The rising dividend income payouts offset some of the share price losses and cut the 30% decline to a 28% total loss for the trailing 12 months. However, long-term investors in Marathon Petroleum enjoyed a 56% total return on their investment over the last three years and a 60% total return over the past five years.
Marathon Petroleum Corporation (NYSE:MPC)
Headquartered in Findlay, Ohio, and incorporated in 2009, the Marathon Petroleum Corporation engages in refining, marketing, retailing and transporting of petroleum products. The company’s three business segments — Refining, Midstream and Retail — offer a full spectrum of products and services from crude refining to distribution and direct sale of its products to final customers. As the largest refiner in the United States, the company’s Refining sector operates 16 refineries in 13 U.S. States with a total refining capacity of more than 3 million barrels per day. This segment refines crude oil into gasoline, distillates, propane, heavy fuel oil and asphalt. As of July 2019, the Marathon Petroleum’s Midstream segment primarily includes the operations of MPLX LP and Andeavor Logistics LP — the company’s sponsored master limited partnerships. This segment transports, stores, distributes and markets crude oil and refined products through 120 terminals and a network of more than 13,000 miles of various product transportation and distribution pipelines. Additionally, the company’s Retail segment sells its product in 43 U.S. states and the District of Columbia through approximately 6,800 Marathon, Arco and Speedway branded retail outlets. The Marathon Petroleum Corporation owns and operates more than 57% of these retail locations — 3,900 — and independent third-party operators run the remaining locations. The company’s Speedway LLC subsidiary owns and operates the nation’s second-largest convenience store chain, with nearly 2,800 convenience stores in 21 states.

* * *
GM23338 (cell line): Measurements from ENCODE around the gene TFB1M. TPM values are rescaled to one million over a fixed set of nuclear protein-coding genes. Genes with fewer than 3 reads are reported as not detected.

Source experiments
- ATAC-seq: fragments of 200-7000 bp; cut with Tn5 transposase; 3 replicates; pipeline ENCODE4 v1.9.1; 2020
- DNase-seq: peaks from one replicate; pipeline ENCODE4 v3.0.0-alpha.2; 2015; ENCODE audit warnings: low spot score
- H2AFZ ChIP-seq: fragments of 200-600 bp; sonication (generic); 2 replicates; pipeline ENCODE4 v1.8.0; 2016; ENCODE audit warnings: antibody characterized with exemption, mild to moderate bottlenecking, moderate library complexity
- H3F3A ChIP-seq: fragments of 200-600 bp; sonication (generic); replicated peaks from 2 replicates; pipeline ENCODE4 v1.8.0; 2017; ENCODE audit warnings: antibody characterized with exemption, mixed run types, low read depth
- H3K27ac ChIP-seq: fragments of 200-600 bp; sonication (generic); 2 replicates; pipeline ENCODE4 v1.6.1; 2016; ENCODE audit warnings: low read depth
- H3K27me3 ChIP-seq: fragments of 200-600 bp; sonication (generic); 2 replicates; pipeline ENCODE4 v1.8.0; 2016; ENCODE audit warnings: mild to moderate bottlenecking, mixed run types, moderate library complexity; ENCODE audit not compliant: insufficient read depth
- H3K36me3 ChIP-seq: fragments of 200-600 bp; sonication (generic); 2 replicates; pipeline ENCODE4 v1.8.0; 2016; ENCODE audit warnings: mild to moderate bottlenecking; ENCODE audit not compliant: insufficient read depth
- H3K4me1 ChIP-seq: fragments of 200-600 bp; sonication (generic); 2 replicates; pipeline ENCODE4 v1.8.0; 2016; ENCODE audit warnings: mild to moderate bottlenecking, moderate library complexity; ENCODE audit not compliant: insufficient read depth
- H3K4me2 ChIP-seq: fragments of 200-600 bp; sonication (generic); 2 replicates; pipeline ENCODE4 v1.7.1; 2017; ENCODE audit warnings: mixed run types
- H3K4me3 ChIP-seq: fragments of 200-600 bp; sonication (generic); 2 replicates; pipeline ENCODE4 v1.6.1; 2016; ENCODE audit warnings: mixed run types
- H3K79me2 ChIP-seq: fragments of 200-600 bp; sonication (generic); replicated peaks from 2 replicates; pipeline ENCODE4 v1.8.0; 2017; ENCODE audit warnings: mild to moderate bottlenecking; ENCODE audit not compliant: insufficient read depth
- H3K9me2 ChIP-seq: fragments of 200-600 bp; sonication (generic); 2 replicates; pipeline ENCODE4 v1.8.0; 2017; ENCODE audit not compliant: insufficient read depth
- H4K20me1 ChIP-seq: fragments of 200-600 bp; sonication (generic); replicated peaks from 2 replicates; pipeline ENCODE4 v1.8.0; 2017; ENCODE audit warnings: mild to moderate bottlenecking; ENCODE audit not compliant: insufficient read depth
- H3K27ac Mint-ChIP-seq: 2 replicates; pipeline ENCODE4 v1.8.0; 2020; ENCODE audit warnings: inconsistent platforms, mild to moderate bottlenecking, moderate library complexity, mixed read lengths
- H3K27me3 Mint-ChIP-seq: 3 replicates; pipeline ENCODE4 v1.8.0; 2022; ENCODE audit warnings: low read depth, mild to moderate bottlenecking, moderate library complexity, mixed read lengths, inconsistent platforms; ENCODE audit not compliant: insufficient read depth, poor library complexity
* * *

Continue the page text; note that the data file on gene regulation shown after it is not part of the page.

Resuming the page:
Ned Piplovic is the assistant editor of website content at Eagle Financial Publications. He graduated from Columbia University with a Bachelor’s degree in Economics and Philosophy. Prior to joining Eagle, Ned spent 15 years in corporate operations and financial management. Ned writes for www.DividendInvestor.com and www.StockInvestor.com.